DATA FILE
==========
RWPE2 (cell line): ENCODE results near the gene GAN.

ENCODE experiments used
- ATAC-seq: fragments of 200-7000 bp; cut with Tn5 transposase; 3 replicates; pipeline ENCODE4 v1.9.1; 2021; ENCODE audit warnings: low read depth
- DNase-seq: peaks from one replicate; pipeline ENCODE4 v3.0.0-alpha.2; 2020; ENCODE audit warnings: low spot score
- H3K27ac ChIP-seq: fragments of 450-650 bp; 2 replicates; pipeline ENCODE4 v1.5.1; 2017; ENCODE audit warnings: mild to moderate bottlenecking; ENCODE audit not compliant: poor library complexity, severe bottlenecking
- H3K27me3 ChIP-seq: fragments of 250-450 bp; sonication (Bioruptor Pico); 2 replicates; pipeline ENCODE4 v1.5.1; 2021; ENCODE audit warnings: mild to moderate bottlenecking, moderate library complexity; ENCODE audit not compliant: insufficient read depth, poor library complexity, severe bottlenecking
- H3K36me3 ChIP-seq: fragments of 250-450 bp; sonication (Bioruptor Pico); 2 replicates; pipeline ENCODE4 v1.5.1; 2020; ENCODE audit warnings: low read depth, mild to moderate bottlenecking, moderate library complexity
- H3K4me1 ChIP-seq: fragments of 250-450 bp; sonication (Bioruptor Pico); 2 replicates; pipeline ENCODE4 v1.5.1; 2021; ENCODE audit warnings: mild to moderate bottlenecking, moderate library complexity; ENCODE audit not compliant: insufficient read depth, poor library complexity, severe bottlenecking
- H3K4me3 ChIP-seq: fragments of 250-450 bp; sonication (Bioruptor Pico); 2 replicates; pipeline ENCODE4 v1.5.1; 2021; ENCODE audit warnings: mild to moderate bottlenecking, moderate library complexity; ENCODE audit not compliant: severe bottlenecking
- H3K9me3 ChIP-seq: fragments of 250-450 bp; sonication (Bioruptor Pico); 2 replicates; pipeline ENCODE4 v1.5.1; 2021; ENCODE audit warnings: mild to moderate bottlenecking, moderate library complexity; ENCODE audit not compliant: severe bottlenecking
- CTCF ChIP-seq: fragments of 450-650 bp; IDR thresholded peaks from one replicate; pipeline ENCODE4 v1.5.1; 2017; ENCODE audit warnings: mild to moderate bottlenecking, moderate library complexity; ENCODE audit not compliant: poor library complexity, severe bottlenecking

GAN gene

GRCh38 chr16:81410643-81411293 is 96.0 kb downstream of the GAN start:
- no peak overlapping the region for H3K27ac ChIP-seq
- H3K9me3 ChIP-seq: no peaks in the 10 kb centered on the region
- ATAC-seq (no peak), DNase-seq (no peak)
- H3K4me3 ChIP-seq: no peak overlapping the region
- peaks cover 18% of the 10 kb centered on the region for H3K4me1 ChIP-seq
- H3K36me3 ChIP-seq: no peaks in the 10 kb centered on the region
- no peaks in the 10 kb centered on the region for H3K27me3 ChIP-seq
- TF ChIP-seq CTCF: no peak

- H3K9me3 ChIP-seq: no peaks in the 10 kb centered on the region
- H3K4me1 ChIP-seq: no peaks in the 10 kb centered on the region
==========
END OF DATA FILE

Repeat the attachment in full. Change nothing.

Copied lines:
RWPE2 (cell line): ENCODE results near the gene GAN.

ENCODE experiments used
- ATAC-seq: fragments of 200-7000 bp; cut with Tn5 transposase; 3 replicates; pipeline ENCODE4 v1.9.1; 2021; ENCODE audit warnings: low read depth
- DNase-seq: peaks from one replicate; pipeline ENCODE4 v3.0.0-alpha.2; 2020; ENCODE audit warnings: low spot score
- H3K27ac ChIP-seq: fragments of 450-650 bp; 2 replicates; pipeline ENCODE4 v1.5.1; 2017; ENCODE audit warnings: mild to moderate bottlenecking; ENCODE audit not compliant: poor library complexity, severe bottlenecking
- H3K27me3 ChIP-seq: fragments of 250-450 bp; sonication (Bioruptor Pico); 2 replicates; pipeline ENCODE4 v1.5.1; 2021; ENCODE audit warnings: mild to moderate bottlenecking, moderate library complexity; ENCODE audit not compliant: insufficient read depth, poor library complexity, severe bottlenecking
- H3K36me3 ChIP-seq: fragments of 250-450 bp; sonication (Bioruptor Pico); 2 replicates; pipeline ENCODE4 v1.5.1; 2020; ENCODE audit warnings: low read depth, mild to moderate bottlenecking, moderate library complexity
- H3K4me1 ChIP-seq: fragments of 250-450 bp; sonication (Bioruptor Pico); 2 replicates; pipeline ENCODE4 v1.5.1; 2021; ENCODE audit warnings: mild to moderate bottlenecking, moderate library complexity; ENCODE audit not compliant: insufficient read depth, poor library complexity, severe bottlenecking
- H3K4me3 ChIP-seq: fragments of 250-450 bp; sonication (Bioruptor Pico); 2 replicates; pipeline ENCODE4 v1.5.1; 2021; ENCODE audit warnings: mild to moderate bottlenecking, moderate library complexity; ENCODE audit not compliant: severe bottlenecking
- H3K9me3 ChIP-seq: fragments of 250-450 bp; sonication (Bioruptor Pico); 2 replicates; pipeline ENCODE4 v1.5.1; 2021; ENCODE audit warnings: mild to moderate bottlenecking, moderate library complexity; ENCODE audit not compliant: severe bottlenecking
- CTCF ChIP-seq: fragments of 450-650 bp; IDR thresholded peaks from one replicate; pipeline ENCODE4 v1.5.1; 2017; ENCODE audit warnings: mild to moderate bottlenecking, moderate library complexity; ENCODE audit not compliant: poor library complexity, severe bottlenecking

GAN gene

GRCh38 chr16:81410643-81411293 is 96.0 kb downstream of the GAN start:
- no peak overlapping the region for H3K27ac ChIP-seq
- H3K9me3 ChIP-seq: no peaks in the 10 kb centered on the region
- ATAC-seq (no peak), DNase-seq (no peak)
- H3K4me3 ChIP-seq: no peak overlapping the region
- peaks cover 18% of the 10 kb centered on the region for H3K4me1 ChIP-seq
- H3K36me3 ChIP-seq: no peaks in the 10 kb centered on the region
- no peaks in the 10 kb centered on the region for H3K27me3 ChIP-seq
- TF ChIP-seq CTCF: no peak

- H3K9me3 ChIP-seq: no peaks in the 10 kb centered on the region
- H3K4me1 ChIP-seq: no peaks in the 10 kb centered on the region